Friendship Circle has an article with 5 ways to Teach Money Management to Older Children with Special Needs you could check out.

Other Blog Posts you may find helpful

Evidence-Based Practices for Individuals with Autism

How to Help Teens with Autism with Organization Skills

The Best Functional Life Skills Resources for Individuals with Autism

How to Teach Kitchen Safety Skills for Teens with Autism

Where to Start when Teaching Life Skills to Teens with Autism


Nancy C. Cheak-Zamora, Michelle Teti, Clark Peters, Anna Maurer-Batjer. Financial Capabilities Among Youth with Autism Spectrum Disorder. Journal of Child and Family Studies, 2017; 26 (5): 1310 DOI: 10.1007/s10826-017-0669-9

University of Missouri-Columbia. (2017, April 17). Money a barrier to independence for young adults with autism: Researchers suggest parents, caregivers and financial institutions can play a role in helping young adults with autism improve financial literacy. ScienceDaily. Retrieved September 13, 2019 from

Tips for Teaching Money Management to Teens with Autism


Evidence-Based Practices for Individuals with Autism

Evidence-Based Practices for Individuals with Autism

Evidence-Based Practices for Individuals with Autism

Today I wanted to share with you evidence-based practices for individuals with autism. As an occupational therapist, it is important for me to stay up to date about what strategies are effective when working with children, teens, and adults with autism. Below I will share what I have learned when researching about evidence-based practice strategies for individuals with autism.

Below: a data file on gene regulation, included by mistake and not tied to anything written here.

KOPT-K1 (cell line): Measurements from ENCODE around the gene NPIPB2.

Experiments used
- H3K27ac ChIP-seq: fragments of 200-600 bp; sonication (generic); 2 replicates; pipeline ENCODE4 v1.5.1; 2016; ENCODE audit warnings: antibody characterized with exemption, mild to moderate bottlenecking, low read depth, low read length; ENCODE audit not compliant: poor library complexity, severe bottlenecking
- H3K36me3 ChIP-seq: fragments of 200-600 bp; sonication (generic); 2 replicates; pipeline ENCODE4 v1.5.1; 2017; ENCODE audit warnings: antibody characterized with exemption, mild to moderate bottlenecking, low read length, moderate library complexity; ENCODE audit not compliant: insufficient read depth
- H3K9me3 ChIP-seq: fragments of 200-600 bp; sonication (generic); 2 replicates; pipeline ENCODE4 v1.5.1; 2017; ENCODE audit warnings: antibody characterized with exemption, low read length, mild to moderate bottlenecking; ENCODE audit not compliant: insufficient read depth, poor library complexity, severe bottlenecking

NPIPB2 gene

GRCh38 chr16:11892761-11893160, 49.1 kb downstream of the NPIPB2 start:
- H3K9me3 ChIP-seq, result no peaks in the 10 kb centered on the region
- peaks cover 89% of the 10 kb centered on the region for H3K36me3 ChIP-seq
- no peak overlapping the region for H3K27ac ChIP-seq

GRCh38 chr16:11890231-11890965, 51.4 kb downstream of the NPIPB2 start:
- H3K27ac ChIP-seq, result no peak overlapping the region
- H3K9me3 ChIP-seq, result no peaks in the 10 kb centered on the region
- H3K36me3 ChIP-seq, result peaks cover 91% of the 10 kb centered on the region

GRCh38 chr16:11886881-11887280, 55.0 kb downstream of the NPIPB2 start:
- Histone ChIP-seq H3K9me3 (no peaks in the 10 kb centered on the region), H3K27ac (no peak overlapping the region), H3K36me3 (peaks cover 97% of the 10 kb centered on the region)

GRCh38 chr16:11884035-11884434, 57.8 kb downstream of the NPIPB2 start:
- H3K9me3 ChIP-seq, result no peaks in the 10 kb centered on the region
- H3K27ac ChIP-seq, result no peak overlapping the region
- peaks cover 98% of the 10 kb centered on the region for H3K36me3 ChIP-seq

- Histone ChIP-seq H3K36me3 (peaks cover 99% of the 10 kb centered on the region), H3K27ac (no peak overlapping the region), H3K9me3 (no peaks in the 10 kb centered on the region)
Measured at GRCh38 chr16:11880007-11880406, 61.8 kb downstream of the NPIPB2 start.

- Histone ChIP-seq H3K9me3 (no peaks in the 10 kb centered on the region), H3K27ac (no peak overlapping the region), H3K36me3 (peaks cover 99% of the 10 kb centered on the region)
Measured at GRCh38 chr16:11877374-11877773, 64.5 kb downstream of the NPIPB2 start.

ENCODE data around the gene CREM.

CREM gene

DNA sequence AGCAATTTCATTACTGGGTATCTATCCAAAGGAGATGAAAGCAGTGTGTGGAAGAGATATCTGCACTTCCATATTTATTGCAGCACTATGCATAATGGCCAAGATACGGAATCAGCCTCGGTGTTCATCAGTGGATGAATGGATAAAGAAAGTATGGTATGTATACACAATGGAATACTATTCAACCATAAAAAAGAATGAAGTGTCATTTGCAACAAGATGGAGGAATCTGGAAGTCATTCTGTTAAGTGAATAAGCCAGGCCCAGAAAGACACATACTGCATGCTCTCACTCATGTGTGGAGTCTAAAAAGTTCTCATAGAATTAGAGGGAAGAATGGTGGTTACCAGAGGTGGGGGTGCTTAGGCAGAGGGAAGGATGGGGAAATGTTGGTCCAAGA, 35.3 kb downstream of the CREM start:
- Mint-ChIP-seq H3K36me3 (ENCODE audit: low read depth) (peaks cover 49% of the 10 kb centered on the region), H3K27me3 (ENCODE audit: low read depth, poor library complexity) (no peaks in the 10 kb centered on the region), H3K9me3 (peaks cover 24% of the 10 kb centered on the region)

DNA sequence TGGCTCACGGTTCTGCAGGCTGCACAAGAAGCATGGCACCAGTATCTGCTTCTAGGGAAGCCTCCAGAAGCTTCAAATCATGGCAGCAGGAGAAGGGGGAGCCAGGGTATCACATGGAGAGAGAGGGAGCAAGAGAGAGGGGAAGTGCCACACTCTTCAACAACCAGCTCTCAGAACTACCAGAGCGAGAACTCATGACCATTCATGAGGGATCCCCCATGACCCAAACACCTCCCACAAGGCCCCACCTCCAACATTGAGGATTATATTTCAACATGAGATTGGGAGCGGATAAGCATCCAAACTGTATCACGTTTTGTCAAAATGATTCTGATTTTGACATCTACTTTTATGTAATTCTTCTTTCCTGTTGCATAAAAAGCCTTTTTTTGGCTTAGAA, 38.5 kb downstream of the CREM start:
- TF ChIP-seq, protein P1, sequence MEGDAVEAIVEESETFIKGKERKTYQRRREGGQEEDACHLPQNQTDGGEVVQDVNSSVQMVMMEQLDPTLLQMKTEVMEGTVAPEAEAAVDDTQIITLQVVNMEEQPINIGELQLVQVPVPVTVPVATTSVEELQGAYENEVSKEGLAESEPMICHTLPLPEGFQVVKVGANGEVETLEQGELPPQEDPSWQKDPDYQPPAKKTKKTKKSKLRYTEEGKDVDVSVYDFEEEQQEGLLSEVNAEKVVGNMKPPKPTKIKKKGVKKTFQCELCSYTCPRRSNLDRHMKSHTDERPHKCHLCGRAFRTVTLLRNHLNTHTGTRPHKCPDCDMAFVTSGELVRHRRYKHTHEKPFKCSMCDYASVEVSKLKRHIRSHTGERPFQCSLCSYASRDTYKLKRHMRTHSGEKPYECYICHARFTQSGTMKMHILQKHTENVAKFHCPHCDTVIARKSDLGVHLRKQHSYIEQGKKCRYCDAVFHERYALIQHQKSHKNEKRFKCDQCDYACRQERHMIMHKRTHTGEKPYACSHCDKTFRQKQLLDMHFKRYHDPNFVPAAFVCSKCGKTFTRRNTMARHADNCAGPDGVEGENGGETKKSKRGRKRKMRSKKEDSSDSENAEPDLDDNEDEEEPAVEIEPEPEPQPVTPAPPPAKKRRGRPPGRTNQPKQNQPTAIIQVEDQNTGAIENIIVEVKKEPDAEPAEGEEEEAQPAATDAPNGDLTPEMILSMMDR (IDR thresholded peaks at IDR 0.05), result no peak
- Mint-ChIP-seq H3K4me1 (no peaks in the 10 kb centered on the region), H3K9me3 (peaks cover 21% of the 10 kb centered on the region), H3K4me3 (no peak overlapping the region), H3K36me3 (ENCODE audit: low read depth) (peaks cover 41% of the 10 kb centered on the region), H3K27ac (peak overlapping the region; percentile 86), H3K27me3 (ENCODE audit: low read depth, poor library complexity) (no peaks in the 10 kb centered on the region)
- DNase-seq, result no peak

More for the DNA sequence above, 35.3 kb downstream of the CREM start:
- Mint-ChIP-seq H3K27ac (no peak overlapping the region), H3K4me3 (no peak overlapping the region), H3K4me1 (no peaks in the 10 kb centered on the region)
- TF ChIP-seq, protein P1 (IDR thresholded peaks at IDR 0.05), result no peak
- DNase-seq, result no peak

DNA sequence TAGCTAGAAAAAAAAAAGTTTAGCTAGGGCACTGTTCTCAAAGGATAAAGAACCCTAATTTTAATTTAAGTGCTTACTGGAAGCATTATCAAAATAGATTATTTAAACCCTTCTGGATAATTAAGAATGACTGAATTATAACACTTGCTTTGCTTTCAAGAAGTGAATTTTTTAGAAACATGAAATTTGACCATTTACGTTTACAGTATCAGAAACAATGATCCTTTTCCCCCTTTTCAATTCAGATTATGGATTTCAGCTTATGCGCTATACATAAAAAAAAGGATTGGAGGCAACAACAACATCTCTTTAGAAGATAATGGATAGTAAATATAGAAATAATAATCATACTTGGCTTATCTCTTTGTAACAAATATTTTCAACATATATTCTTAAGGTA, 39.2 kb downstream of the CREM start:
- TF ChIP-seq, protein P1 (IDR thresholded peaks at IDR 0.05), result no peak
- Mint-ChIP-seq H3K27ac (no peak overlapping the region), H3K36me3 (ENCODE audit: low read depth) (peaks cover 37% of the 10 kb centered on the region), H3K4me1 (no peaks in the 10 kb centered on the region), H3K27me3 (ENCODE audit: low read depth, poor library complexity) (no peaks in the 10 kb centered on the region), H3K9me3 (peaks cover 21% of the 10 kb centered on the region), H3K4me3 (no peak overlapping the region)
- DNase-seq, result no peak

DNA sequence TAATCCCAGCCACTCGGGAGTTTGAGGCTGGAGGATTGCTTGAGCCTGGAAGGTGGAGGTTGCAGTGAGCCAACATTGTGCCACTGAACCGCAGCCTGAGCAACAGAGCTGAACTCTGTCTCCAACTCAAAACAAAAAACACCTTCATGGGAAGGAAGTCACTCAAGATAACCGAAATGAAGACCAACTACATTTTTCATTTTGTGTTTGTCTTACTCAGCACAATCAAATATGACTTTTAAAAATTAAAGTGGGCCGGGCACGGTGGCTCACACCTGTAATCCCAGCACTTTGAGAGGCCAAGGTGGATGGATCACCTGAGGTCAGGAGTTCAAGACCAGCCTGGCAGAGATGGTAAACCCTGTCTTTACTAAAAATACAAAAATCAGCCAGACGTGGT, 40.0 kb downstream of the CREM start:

Evidence-Based Practices for Individuals with Autism

What is Evidence-Based Practice?

Evidence-Based Practices are intervention and instructional practices or programs that have scientific evidence that shows that they are effective.

Through my research, I found out that the National Standards Project and the National Professional Development Center on ASD (NPDC), conducted systematic reviews and identified focused intervention practices that are evidence-based. These reviews provide a basis for teachers and clinicians to make decisions about intervention and service practices based on science.

It is important to note that having the information about which practices are evidence-based is a starting place for treatment or instruction, but as practitioners and professionals we must also use our professional expertise in selecting the practices based on the individual characteristics, family priorities, and context.

There are 27 Evidence-Based Practices for Individuals with Autism

An amazing resource was created by the NPDC called AFIRM. This is an online training module that they designed to help educate professionals and practitioners that provides information about the 27 Evidence-Based Practices that the NPDC has identified.

What are the 27 Evidence-Based Practices for Individuals with Autism?

  • Antecedent-based Intervention
  • Cognitive Behavioral Intervention
  • Differential Reinforcement
  • Discrete Trial Training
  • Exercise
  • Extinction
  • Functional Behavior Assessment
  • Functional Communication Training
  • Modeling
  • Naturalistic Intervention
  • Parent Implemented Interventions
  • Peer-Mediated Instruction and Intervention
  • Picture Exchange Communication System
  • Pivotal Response Training
  • Prompting
  • Reinforcement
  • Response Interruption and Redirection
  • Scripting
  • Self-Management
  • Social Narratives
  • Social Skills Training
  • Structured Play Groups
  • Task Analysis
  • Technology-aided Instruction and Intervention
  • Video Modeling
  • Visual Supports

Check out the FREE Training Modules with AFIRM HERE!

These modules will provide you with information about each teaching strategy and how you can use these in your practice.

What Evidence-Based Strategy do you find the most helpful in your practice?